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Active Knee Prosthesis Study for Improvement of Locomotion for Above Knee Amputees

The recruitment status of this study is unknown. The completion date has passed and the status has not been verified in more than two years.
Verified October 2008 by Providence VA Medical Center.
Recruitment status was:  Recruiting
Massachusetts Institute of Technology
Information provided by:
Providence VA Medical Center Identifier:
First received: October 8, 2008
Last updated: October 10, 2008
Last verified: October 2008

The purpose of this study is to develop a robust, low-power, stable, and light weight, active knee prosthetic device that can dramatically increase gait symmetry and walking economy of a transfemoral amputee during walking.

State of the art prosthetic knees can be classified into three main classes: a) mechanically passive, b) variable-damping, and c) powered. Although the devices within each of these classes offer some advantages for above-knee amputees, their overall performance still presents some deficiencies. Artificial knees in the first two groups are predominantly damping devices, incapable of providing positive power output. Moreover, current powered prostheses are heavy and inefficient in their energy consumption, and/or they have a limited range of motion. To overcome such inadequacies, we have designed a novel prosthetic knee device with a biomimetic approach.

The design of the active knee prosthesis is inspired by the antagonistic muscle anatomy of the human knee joint. This device mimics the synergistic muscle activity at the knee using a double series-elastic actuator (SEA) system that resembles the major mono-articular muscle groups that help flex and extend the knee joint. The agonist-antagonist SEA knee architecture will allow for precise force control of the knee joint, mimicking the spring-like behavior of the human knee, as well as providing adequate energy for forward progression of the body. The SEA has been previously developed and tested on legged robots. Also, the SEA has been successfully applied to the development of an actuated ankle-foot orthoses (AAFO) at MIT AI Lab.

The mechanical architecture of the active knee prosthesis allows for independent engagement of flexion and extension tendon-like, series springs for the control of joint position and impedance, as well as net joint torque. Furthermore, this architecture permits a joint rotation with near zero friction, allowing the controller to take advantage of the passive dynamics of the system, thus, augmenting the overall energetic efficiency of the system.

Condition Intervention
Device: Active Knee Prosthesis

Study Type: Interventional
Study Design: Intervention Model: Single Group Assignment
Masking: Open Label
Primary Purpose: Diagnostic
Official Title: The Active Knee Prosthesis Will be Tested to Evaluate How Well it Improves the Gait Symmetry and Reduces the Metabolic Cost of an Amputee During Walking. The Prosthesis Will be Attached to the Socket of the Amputee.

Resource links provided by NLM:

Further study details as provided by Providence VA Medical Center:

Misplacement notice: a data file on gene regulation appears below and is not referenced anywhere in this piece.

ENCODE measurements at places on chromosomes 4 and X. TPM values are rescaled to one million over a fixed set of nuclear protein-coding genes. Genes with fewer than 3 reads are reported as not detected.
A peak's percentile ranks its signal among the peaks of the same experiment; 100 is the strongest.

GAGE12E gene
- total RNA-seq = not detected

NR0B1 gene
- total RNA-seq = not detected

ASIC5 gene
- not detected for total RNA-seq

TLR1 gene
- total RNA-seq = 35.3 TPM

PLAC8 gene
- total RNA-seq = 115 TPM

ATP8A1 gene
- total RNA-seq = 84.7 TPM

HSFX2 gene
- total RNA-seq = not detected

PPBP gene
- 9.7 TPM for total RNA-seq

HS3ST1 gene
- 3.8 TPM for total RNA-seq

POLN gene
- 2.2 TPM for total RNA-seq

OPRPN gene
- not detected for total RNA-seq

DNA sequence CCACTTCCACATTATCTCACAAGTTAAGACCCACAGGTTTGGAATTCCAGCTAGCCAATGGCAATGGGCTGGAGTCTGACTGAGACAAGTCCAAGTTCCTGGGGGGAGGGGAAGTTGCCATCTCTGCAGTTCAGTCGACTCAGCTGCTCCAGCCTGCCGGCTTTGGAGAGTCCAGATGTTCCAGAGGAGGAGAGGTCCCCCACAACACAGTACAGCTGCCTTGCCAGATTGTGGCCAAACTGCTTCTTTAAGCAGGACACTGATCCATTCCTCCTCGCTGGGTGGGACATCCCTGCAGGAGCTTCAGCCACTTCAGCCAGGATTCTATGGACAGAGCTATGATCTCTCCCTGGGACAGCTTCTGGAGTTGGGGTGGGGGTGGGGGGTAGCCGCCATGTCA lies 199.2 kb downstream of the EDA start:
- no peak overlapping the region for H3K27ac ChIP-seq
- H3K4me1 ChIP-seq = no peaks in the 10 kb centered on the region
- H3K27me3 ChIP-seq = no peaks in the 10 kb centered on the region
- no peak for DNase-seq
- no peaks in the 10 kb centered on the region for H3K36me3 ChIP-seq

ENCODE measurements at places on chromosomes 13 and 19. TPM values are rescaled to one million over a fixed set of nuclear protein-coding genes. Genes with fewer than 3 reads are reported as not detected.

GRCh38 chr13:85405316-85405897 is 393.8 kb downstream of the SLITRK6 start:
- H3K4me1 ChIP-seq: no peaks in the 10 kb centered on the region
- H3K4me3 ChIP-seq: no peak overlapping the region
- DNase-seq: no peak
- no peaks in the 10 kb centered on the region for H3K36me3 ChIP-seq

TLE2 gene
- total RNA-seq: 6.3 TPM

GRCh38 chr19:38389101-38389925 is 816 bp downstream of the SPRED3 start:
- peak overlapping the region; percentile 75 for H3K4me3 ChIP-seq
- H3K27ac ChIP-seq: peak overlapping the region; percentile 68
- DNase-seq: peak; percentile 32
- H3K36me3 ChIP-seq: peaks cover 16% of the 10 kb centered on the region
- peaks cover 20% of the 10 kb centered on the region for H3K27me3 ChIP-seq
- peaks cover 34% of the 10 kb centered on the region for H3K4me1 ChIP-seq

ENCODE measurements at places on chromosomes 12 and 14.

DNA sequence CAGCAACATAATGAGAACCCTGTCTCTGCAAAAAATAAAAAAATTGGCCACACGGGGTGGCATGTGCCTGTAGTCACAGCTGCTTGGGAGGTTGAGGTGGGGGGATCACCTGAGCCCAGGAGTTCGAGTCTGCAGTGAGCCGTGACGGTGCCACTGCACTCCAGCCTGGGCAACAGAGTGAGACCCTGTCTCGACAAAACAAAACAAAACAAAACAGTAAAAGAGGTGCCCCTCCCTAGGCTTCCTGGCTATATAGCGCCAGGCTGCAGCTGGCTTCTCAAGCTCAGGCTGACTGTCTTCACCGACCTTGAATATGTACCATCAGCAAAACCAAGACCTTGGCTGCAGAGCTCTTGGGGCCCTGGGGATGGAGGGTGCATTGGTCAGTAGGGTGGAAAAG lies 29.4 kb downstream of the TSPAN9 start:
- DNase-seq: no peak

Estimated Enrollment: 10
Study Start Date: May 2008
Estimated Study Completion Date: April 2009
Estimated Primary Completion Date: January 2009 (Final data collection date for primary outcome measure)
Arms Assigned Interventions
Experimental: Prosthesis
Motorized External Knee prosthesis for above knee amputees. Comprised of agonist and antagonist actuators to mimic behavior of knee joint during locomotion.
Device: Active Knee Prosthesis
Motorized External Knee Prosthesis for above knee amputees.
Other Name: Agonist Antagonist Knee Prosthesis

  Show Detailed Description


Ages Eligible for Study:   18 Years to 50 Years   (Adult)
Sexes Eligible for Study:   All
Accepts Healthy Volunteers:   Yes

Inclusion Criteria:

  • They will be experienced at prosthesis ambulation
  • Capacity of ambulation at least at a K3 level (i.e. having the ability or potential for ambulation with variable cadence).

Exclusion Criteria:

  • Amputee participants will be generally healthy and will have no other musculoskeletal problems or any known cardiovascular, pulmonary or neurological disorders.
  Contacts and Locations
Choosing to participate in a study is an important personal decision. Talk with your doctor and family members or friends about deciding to join a study. To learn more about this study, you or your doctor may contact the study research staff using the Contacts provided below. For general information, see Learn About Clinical Studies.

Please refer to this study by its identifier: NCT00771589

Contact: Hugh Herr, Ph,D 617 258 6574
Contact: Robert Emerson, CP 978-688-7900

United States, Massachusetts
Biomechatronics Research Group, MIT Recruiting
Cambridge, Massachusetts, United States, 02142
Contact: Hugh Herr, Ph.D.    617-258-6574   
Contact: Ernesto Martinez, S.M.    617 324 1316   
Principal Investigator: Hugh Herr, Ph.D.         
Sub-Investigator: Ernesto Martinez, S.M.         
Sub-Investigator: Grant Elliott, M.Eng.         
LIfestyle Prosthetics & Orthotics Recruiting
North Andover, Massachusetts, United States, 01845
Contact: Robert Emeson, CP    978-688-7900   
Sponsors and Collaborators
Providence VA Medical Center
Massachusetts Institute of Technology
Principal Investigator: Hugh Herr, Ph.D. Massachusetts Institute of Technology
  More Information

Publications automatically indexed to this study by Identifier (NCT Number):
Responsible Party: Hugh Herr, Ph.D., Massachusetts Institute of Technology Identifier: NCT00771589     History of Changes
Other Study ID Numbers: 0804002682
Study First Received: October 8, 2008
Last Updated: October 10, 2008 processed this record on April 21, 2017